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106 A Novel Method To Determine The Tensile Properties Of The Transverse Carpal Ligament In-situ
  1. Ukadike Chris Ugbolue1,
  2. Magnus Gislason2,
  3. Quentin Fogg3
  1. 1School of Science, Institute for Clinical Exercise and Health Science, University of the West of Scotland, UK
  2. 2Biomedical Engineering Department, School of Science and Engineering, Reykjavik University, Iceland
  3. 3School of Life Sciences, College of Medical, Veterinary and Life Sciences, University of Glasgow, UK

Abstract

Introduction Anatomically, the Transverse Carpal Ligament (TCL) attaches to the carpal bones distally and proximally. Beneath the TCL, during finger and hand movements the median nerve and tendons move in the longitudinal, transverse, volar and dorsal directions [Ugbolue et al, 2005] and become compressed as they move in the dorsal and volar directions [Armstrong, 1979]. Within the carpal tunnel complex, the tendons and median nerve together with the TCL form a pulley system [Brooks et al, 2003; Stecco et al, 2010]. Biomechanically, the TCL has been studied to determine its compressive [Holmes, 2011] and tensile [Li et al, 2009; Sucher et al, 1998] properties. While these methods have involved either excising the TCL or determining the biomechanical properties of the TCL intact / transected, experimentally there is still no widely accepted method designed to specifically evaluate the tensile properties of the TCL and carpal tunnel complex. That is to date, there are no known methods to test the TCL to failure in-situ.

Methods Six embalmed cadaveric specimens amputated at the mid forearm and aged 82 ± 6.29 years were tested. The six hands were from four individuals (two pairs and two individual hands), three males (four hands) and one female (two hands). The tensile properties of the TCL were determined using a commercial Maillon Rapide Delta (S3i Ltd, Bawtry, England, UK) fastened to a steel work piece (Figure 1). The Maillon Rapide Delta (S3i Ltd, Bawtry, England, UK) was fastened on to the TCL and then attached to the upper hydraulic tensile grips connected to the 1000 N load cell. The specimen was adjusted until the TCL was aligned and perpendicular to the Maillon Rapide Delta (S3i Ltd, Bawtry, England, UK). The test protocol started with a preconditioning cycle (10 cycles of 0.5 N loading at a rate of 2Hz) before testing the ligament to failure at a deformation rate of 20 mm/s. Descriptive statistics and tensile properties of the TCL – carpal tunnel complex and Load – Displacement data were also obtained.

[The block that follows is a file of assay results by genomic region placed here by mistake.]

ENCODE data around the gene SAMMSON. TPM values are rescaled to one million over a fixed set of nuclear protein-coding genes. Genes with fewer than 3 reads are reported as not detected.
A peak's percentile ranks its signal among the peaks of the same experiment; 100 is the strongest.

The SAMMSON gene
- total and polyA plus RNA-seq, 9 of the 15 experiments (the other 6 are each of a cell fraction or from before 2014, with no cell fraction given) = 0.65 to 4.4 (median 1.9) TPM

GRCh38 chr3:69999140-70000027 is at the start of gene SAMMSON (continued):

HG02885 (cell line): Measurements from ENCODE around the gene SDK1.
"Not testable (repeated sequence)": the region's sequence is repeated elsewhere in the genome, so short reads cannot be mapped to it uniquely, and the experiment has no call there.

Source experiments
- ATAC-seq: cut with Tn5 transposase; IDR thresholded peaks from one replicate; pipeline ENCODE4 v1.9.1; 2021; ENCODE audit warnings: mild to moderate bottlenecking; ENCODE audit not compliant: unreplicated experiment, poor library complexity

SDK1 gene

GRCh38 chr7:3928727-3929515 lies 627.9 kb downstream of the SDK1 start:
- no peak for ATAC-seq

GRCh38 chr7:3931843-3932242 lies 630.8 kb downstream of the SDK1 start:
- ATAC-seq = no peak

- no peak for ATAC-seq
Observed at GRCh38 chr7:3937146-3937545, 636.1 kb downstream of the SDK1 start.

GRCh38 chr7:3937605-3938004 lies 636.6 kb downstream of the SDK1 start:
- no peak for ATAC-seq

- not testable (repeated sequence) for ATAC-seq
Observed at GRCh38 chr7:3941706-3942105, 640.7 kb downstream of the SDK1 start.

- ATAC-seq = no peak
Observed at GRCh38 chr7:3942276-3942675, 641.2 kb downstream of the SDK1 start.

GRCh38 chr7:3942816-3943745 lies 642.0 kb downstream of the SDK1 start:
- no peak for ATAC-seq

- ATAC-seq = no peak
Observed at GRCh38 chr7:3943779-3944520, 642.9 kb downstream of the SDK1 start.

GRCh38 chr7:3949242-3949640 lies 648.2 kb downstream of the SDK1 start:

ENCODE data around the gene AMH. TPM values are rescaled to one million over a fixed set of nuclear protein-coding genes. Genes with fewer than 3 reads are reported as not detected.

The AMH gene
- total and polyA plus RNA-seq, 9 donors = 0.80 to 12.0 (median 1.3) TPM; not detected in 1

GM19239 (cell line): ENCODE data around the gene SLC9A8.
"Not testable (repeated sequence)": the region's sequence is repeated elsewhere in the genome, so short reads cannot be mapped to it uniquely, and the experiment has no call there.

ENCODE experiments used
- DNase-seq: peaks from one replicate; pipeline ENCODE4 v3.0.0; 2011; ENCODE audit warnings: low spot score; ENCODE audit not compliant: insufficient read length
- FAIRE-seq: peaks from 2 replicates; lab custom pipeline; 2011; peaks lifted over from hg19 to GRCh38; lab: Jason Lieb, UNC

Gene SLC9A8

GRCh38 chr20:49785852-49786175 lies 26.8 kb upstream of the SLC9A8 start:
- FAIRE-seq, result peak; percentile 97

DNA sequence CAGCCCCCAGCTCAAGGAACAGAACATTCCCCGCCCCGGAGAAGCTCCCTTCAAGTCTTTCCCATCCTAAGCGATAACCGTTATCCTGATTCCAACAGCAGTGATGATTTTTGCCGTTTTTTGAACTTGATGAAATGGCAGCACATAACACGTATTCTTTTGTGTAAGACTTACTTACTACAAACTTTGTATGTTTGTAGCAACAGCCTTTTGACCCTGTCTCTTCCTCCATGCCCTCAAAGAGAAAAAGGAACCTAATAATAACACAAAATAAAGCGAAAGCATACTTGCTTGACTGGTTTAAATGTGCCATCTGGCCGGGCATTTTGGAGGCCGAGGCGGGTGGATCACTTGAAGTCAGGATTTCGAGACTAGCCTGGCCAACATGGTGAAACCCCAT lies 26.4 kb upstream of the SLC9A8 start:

Abstract 106 Figure 1

Illustration of specimen setup on Instron E10000 (Instron, Bucks, UK) Materials Testing Machine. (A) Steel work piece, (B) Rectangular aluminium bar for securing specimen, (C) Maillon Rapide Delta, (D) Transverse Carpal Ligament

Results and discussion The TCL failed either at the mid-substance or at their bony attachments. At maximum deformation the peak load and maximum TCL displacements ranged from 285.74N to 1,369.66N and 7.09 mm to 18.55 mm respectively. The load at tensile strength ranged from 272.09N to 1293.36N and the ultimate tensile strength mean (SD) was 23.99 (10.68) Nmm-2. A unique method of tensile testing the TCL and carpal tunnel complex that is uncomplicated and practical has been developed. The methodology has been validated and is capable of generating highly repeatable data. Useful biomechanical information can be extracted from the results which provide an insight into the tensile properties of the TCL in-situ.

References Armstrong TJ, et al. J Biomech. 1979;12(7):567–570

Brooks JJ, et al. Clin Biomech.2003;18:685–693

Holmes MWR, et al. J Orthop Res. Nov; 2011;29(11):1682–7

Li ZM, et al. J Biomech Eng. 2009;131(8):081011 (6 page) (Abstract)

Stecco C, et al. The Journal of hand surgery 2010;35:746–753

Sucher BM, et al. J Am Osteopath Assoc. 1998;98(12):679–86

Ugbolue UC, et al. Clin Biomech. 2005;20:50–56

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